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Deakin Burwood Corporate Centre (BCC)

221 Burwood Highway

Burwood, VIC 3125

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A workshop convened by the GDP research stream and the Polis research network at the Alfred Deakin Institute

About this event

Over the past decade, due to technological advancement, technical innovations and the process of globalisation, there has been a visible surge in the transnational activities of political actors. This new environment is proving advantageous to authoritarian regimes, and has encouraged them to engage in transnational activities that challenge and attempt to alter the rule-based global international political and economic system/order, and ultimately make it more conducive to authoritarianism.

Authoritarian regimes such as China, Russia, Iran, and Turkey, have found a variety of ways to make inroads into democracies and the rule-based international order. Using the space created by soft power projections such as cultural activities and self-promotion, they have carried out activities to ‘pierce, penetrate, or perforate’ the democratic settings of the targeted countries or international institutions, utilising state controlled bodies that operate under the guise of soft power projection instruments and organisations. This phenomenon has been conceptualised by Christopher Walker and Jessica Ludwig as “sharp power.”’ Authoritarian regimes have increasingly invested themselves sharp power activities, which often involve invading the open spaces democracies provide for civil society. Examples of sharp power include i) establishing international media outlets that generate content and disseminate information/propaganda; ii) harmful out-reach activities identifying radical groups and capitalising on populist narratives; iii) censoring mechanisms, NGOs and political think-tanks targeting critical voices and political rivals seeking refuge in Western democracies; iv) co-opting commercial companies bidding for foreign state tenders.

These sharp power activities demonstrate how authoritarian regimes are increasingly able to transport their internally deployed authoritarian survival strategies beyond their borders. Moreover, the ability of authoritarian regimes to find ways to subtly guide or control public opinion in foreign democracies is a new phenomenon. Equally, the recent surge in such sharp power activities and lack of effective responses from the Western democracies has demonstrated that democracies are highly vulnerable to such activities. Therefore, we believe that examining the sharp power phenomenon and revealing the strategies utilised by authoritarian regimes to subvert and harm democracies will help raise awareness and assist democratic societies resist sharp power activities.

This workshop invites contributors to consider questions and themes which are not limited to, but including, the following:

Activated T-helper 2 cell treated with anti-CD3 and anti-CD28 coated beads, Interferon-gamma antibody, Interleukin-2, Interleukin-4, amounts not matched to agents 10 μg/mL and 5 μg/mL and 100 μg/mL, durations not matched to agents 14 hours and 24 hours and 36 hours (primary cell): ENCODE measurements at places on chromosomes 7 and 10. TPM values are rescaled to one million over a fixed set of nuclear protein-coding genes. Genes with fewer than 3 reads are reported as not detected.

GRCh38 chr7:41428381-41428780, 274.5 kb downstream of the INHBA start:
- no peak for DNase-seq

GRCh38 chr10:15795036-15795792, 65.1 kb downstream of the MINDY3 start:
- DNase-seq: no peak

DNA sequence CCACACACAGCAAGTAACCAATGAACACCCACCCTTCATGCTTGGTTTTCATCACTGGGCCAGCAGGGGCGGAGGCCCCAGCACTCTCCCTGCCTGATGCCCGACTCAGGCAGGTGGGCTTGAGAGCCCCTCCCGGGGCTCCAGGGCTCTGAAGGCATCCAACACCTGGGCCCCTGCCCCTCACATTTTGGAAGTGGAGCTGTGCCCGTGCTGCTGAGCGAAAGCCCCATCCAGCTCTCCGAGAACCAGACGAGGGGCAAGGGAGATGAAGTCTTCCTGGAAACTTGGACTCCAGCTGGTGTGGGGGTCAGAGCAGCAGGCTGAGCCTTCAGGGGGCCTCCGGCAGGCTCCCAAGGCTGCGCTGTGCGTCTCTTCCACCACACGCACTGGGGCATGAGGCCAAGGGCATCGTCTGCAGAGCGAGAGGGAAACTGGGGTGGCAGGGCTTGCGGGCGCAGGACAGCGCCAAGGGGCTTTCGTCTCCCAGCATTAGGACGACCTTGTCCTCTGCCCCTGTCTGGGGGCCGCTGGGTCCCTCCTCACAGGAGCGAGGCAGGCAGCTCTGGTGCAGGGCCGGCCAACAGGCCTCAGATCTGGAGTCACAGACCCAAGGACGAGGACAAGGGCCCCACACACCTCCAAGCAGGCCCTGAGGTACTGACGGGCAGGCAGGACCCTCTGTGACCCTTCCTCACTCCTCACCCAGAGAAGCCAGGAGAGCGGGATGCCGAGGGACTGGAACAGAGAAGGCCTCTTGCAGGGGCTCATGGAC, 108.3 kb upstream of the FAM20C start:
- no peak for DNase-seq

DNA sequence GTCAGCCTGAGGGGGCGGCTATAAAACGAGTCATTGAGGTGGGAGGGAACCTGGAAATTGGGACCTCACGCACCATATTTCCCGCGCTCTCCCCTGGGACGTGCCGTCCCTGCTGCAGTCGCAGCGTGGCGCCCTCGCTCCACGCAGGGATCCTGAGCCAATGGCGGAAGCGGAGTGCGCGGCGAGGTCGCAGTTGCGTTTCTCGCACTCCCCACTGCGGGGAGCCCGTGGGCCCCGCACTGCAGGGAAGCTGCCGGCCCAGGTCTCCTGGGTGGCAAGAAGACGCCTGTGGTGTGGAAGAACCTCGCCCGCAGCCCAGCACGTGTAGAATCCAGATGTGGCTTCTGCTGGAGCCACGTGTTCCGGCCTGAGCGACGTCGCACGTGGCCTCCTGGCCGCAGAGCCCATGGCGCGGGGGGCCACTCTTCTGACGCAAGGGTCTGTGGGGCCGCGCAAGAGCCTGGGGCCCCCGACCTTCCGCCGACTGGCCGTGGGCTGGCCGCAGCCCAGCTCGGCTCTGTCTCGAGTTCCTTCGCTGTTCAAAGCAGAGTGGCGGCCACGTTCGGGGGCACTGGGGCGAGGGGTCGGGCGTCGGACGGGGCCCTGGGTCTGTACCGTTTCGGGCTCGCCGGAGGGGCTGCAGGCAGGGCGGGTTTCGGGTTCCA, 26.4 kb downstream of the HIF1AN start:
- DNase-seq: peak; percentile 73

• What are differences between soft and sharp power? Is there an overlap between ‘conservative soft power’ and sharp power?
  • Is authoritarian sharp power a response to Western democracy promotion or a form of ‘autocracy promotion’?
  • Is the proliferation of sharp power influenced by ‘authoritarian learning,’ by the sharing of techniques between regimes or by emulation?
  • What is the relationship of the domestic institutions and repressive strategies of authoritarian regimes to their exercise of sharp power on the international stage?
  • What are the goals of sharp power?
  • What role do populists, the far-right and ethnic diasporas in Western democracies play in the exercise of sharp power? What mechanisms and strategies have authoritarian regimes employed to co-opt them?
  • Has the expansion of sharp power operations in Africa, Latin America, the Middle East and Asia contributed to the ‘democratic recession’ during the past decade?
  • What opportunities has authoritarian soft power created for violent extremists, including Islamists and neo-Nazis?
  • Does authoritarian sharp power pose a threat to Australia?
  • How should Western governments and civil society respond to the challenge posed by authoritarian sharp power? What are the most effective ways of monitoring and counteracting sharp power?

We are aiming to submit selected papers as special issue to a Q1 journal in political science and/or international relations.

Contact

Please do not hesitate to contact organisers Prof. Ihsan Yilmaz, Deakin University, Melbourne at ihsan.yilmaz@deakin.edu.au, and Dr Robert Horvath, La Trobe University, Melbourne at R.Horvath@latrobe.edu.au.

Dates

Deadline - 200 words abstract: 15 September 2021

Deadline - First Drafts of full papers: 30 October 2021

Workshop: 15 November 2021

Special issue submission: 15 December 2021

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Deakin Burwood Corporate Centre (BCC)

221 Burwood Highway

Burwood, VIC 3125

Australia

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The Alfred Deakin Institute for Citizenship and Globalisation (ADI) is an internationally recognised and highly regarded social sciences and humanities research institute.

Our researchers aim to understand the complex meanings of citizenship, social inclusion and globalisation, and investigate the implications of these forces in our lives and communities.

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